What item at the grocery store or farmers’ market is tempting and wholesome at the same time? Well, the humble apple, for one.
What do apples do to keep the doctor away? Nutritionist Victor Fulgoni found that eating apples improves our circulation and insulin levels. For instance, there is a 27 percent reduction in risk factors for metabolic syndrome in those whose diets include whole-apple products, including applesauce (my favorite).
The Nobel Prize-winning poet from Chile, Pablo Neruda wrote in his “Oda la manzana” (translated by Ken Krabbenhoft):
are the object
of my praise.
I want to fill
with your name.
I want to eat you whole.
Pablo Neruda has the right idea… by eating the flesh and skin of la manzana, we are getting a mix of antioxidants that work synergistically to prevent hardening of the arteries and even cancer. Its pectin, a soluble fiber, helps lower cholesterol both in the blood and the liver. An apple a day can also prevent glucose intolerance and insulin resistance. Combine these health benefits with the many luscious ways to prepare apples and you can see why Johnny Appleseed preached that “fruit is next to religion.”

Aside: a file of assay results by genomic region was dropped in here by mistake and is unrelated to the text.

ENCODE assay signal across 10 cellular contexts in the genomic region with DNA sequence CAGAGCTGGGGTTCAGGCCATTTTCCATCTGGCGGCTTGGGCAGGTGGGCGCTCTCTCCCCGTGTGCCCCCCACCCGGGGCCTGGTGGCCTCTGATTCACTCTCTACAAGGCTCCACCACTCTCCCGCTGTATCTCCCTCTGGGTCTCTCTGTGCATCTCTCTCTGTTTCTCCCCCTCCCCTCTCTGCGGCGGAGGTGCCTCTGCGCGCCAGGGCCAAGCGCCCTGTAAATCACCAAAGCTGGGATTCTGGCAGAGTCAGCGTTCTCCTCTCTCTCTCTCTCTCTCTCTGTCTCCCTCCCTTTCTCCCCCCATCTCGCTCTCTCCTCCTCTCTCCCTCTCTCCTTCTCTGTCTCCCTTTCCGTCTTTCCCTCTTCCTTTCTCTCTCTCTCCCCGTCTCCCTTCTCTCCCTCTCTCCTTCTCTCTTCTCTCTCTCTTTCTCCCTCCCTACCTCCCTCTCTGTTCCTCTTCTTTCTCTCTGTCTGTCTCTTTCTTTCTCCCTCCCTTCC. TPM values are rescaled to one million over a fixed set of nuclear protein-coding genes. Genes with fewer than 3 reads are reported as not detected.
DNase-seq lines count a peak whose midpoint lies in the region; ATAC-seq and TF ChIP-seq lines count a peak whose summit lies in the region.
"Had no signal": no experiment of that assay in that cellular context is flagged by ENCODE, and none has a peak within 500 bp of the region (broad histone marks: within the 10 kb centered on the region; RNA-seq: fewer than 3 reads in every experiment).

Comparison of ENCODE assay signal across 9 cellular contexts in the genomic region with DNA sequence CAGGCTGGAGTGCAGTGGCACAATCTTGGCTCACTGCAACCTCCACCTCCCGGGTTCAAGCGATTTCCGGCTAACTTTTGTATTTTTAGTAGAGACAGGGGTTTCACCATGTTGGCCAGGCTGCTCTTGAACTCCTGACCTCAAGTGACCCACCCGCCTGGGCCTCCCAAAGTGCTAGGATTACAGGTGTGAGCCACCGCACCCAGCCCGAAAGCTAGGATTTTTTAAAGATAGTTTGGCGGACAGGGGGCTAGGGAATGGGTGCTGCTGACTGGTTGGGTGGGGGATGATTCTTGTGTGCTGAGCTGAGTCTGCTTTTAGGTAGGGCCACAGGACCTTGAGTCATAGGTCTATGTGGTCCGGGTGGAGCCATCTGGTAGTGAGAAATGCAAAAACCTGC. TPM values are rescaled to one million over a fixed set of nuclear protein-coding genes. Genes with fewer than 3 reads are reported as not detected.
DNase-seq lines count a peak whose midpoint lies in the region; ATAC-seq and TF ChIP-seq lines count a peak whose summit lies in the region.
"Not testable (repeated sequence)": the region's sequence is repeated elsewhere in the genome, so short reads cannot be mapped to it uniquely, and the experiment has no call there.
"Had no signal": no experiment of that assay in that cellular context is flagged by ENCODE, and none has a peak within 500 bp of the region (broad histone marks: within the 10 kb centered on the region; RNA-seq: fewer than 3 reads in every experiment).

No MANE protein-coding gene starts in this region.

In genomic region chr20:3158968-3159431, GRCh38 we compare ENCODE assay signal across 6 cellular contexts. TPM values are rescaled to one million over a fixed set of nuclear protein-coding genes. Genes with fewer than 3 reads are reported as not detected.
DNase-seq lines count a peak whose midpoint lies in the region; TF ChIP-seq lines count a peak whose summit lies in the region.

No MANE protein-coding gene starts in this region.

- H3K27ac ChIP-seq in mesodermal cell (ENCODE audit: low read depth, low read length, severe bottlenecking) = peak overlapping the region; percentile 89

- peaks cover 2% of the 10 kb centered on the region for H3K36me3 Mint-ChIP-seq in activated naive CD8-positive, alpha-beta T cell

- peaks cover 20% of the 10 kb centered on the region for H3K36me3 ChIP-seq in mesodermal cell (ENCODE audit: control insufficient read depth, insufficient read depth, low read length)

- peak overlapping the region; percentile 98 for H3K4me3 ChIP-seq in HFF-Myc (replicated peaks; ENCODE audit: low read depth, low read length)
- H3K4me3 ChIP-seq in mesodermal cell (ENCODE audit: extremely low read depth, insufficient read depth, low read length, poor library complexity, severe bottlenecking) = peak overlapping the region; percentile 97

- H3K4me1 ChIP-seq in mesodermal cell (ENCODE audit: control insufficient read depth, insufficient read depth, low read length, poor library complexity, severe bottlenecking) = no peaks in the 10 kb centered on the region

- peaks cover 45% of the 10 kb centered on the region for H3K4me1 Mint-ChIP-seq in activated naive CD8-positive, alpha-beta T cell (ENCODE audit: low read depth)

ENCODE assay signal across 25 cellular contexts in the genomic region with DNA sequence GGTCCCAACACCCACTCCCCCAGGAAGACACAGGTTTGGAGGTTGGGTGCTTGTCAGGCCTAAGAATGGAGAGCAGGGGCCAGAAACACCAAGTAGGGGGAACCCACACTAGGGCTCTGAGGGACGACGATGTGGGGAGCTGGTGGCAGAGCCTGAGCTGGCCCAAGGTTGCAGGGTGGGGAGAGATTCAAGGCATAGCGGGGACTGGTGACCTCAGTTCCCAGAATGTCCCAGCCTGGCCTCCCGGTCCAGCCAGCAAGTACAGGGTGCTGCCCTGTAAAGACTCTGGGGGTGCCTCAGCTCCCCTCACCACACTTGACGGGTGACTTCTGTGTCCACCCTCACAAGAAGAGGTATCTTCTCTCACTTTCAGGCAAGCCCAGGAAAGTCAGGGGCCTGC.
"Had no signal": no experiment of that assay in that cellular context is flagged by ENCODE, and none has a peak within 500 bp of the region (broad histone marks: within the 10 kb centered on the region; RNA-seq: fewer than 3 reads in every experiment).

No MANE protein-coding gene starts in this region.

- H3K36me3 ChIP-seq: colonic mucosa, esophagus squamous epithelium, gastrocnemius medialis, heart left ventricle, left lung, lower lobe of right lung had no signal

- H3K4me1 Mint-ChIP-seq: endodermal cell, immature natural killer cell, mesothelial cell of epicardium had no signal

These fruits were first cultivated by Greeks and Romans in 300 BCE. Johnny Appleseed, otherwise known as John Chapman, helped spread them around in the early 1800s by planting orchards in the Midwest. Now we can find apples growing throughout the United States, with almost three million tons of them grown in Washington state alone.
Neruda, in his ode, called for even more abundance of this glorious orb:
a Mississippi River
and I want to see
gathered on its banks
the world’s entire population
united and reunited
in the simplest act we know:
I want us to bite into an apple.
Apples for peace! Thank you, orchards. Thank you for your fruit–and our health.